While the Teachers close down many roads and make their tent city base camp in Oaxaca’s Zocalo it is the artisans that are often the ones stuck in the middle of it all. Unable to get their wares to market and if they can the tourists are not there.
Some time around 2006 the Oaxaca National Coordinator of Education Workers or the 'Teachers' started coordinating large strikes and in recently have made permanent blockades of roads shutting down all kinds of commerce. While their motives and struggle are apparent it’s the citizens who depend on tourism to sell their crafts are having an incredibly difficult time making ends meet as the protests go on year after year.
Navigating the city center is like moving around under tarps and shops that have gone out of business. Trip Advisor has many comments regarding this on their site about the Zocalo being gloomy and intimidating. U.S Department of State has updated their Mexico Travel Warning in January 2016 stating that foreigners are routinely held up at knifepoint and robbed in many areas of Oaxaca. But does that stop us from getting collectors the best Oaxacan woodcarvings we can obtain at the same prices they were in 1998? Most certainly not. We blend in by dressing badly and walking quickly with purpose. The people of Oaxaca are resilient and have a sense of polite stoicism. Unfortunately, the protests have brought in many out of state elements that debase the essence of kindness and courtesy.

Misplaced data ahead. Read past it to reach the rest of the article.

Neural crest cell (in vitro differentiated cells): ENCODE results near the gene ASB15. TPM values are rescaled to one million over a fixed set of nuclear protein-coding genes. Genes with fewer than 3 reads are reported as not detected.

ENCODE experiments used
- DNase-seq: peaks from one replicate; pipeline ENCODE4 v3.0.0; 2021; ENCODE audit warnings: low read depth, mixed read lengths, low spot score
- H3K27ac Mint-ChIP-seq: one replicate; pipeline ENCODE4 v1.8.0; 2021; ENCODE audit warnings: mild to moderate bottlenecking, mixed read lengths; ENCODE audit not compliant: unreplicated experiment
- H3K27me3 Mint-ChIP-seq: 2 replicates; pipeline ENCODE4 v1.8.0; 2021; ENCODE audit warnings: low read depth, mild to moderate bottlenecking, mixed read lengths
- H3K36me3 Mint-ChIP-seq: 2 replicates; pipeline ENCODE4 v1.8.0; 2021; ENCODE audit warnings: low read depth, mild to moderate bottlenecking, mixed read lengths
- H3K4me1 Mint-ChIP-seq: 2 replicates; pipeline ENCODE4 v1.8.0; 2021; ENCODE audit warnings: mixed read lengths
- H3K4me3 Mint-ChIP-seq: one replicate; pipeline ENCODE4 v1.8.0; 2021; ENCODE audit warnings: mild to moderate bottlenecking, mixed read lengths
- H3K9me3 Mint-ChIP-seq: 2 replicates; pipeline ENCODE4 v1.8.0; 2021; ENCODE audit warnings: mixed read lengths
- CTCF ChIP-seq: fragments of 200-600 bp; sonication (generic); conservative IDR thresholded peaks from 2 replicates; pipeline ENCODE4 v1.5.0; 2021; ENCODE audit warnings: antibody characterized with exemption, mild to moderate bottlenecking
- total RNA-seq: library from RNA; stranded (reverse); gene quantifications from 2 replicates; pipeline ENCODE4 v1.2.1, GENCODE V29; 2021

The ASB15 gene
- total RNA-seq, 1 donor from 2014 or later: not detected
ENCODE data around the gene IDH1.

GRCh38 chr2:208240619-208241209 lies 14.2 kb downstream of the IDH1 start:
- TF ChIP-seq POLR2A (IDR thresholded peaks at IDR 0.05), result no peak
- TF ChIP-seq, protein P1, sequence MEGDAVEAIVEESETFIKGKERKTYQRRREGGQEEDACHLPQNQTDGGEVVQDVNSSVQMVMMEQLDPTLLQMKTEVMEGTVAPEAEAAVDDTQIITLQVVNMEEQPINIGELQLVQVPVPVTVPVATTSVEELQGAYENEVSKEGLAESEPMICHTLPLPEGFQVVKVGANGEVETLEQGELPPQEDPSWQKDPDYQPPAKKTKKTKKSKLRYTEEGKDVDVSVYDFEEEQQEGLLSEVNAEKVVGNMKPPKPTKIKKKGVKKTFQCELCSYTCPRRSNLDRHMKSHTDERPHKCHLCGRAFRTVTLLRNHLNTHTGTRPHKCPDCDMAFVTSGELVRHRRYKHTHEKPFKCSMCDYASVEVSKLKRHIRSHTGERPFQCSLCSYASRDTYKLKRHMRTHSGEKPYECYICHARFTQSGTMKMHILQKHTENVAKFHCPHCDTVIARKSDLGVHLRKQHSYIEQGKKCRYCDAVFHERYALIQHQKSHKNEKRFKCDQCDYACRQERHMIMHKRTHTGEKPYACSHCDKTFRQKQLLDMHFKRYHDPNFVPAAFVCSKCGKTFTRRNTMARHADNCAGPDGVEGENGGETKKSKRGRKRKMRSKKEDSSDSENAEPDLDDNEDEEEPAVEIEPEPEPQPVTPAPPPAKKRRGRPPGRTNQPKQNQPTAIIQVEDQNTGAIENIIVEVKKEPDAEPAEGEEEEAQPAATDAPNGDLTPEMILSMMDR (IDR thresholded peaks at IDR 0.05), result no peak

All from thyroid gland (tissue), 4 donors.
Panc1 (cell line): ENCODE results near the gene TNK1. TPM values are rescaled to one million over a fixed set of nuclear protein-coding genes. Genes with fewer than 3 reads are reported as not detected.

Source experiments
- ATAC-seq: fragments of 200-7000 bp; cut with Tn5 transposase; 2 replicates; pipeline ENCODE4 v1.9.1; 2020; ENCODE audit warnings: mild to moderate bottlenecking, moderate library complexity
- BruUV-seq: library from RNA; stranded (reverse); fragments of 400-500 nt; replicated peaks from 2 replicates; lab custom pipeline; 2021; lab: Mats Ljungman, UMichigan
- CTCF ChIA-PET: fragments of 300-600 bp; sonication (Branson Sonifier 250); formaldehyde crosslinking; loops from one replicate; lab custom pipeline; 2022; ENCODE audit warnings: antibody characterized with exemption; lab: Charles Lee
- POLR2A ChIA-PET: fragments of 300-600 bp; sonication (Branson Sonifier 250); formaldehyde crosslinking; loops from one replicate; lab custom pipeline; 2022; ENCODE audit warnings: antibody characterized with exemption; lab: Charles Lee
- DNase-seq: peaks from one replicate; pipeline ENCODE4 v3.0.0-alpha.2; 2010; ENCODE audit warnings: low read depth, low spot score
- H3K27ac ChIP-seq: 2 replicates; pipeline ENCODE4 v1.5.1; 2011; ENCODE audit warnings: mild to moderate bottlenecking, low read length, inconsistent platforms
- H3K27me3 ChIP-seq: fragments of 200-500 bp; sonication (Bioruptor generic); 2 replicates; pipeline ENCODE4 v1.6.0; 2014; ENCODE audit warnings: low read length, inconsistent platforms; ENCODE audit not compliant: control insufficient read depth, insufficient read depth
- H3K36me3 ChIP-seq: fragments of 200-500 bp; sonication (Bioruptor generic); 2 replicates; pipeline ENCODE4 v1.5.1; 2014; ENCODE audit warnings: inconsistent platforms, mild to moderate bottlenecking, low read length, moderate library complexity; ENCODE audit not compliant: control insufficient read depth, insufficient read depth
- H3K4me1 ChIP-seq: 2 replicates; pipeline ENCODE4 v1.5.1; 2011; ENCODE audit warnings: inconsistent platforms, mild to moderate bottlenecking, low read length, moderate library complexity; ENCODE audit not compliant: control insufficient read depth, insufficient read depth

Before 2006 the Zocalo resembled
And these days resembles this
After ten years of dealing with these issues we thought it was time to let our collectors know the chaos that has made bringing Oaxacan Art to our gallery all the more difficult. Shipments get delayed for months and some carving villages like La Union are on roads that are often times closed due to protests. This has often times led to scarcity in the last two years. Still we have an amazing selection of works to chose from and continue to make the effort to logistically get pieces no matter how many times we may fall on our faces.
The LA times did a great article on this years Guelaguetza being mostly a bust for indigenous artisans who rely on the festival to sell their wares. This article from September 6 2016 indicates the protests are intensifying with no end in sight.
While we have always strictly focused on the Oaxacan woodcarving artists we feel it is time to mention that their world around them is seeing hard times. Makes you appreciate more than ever the work they do.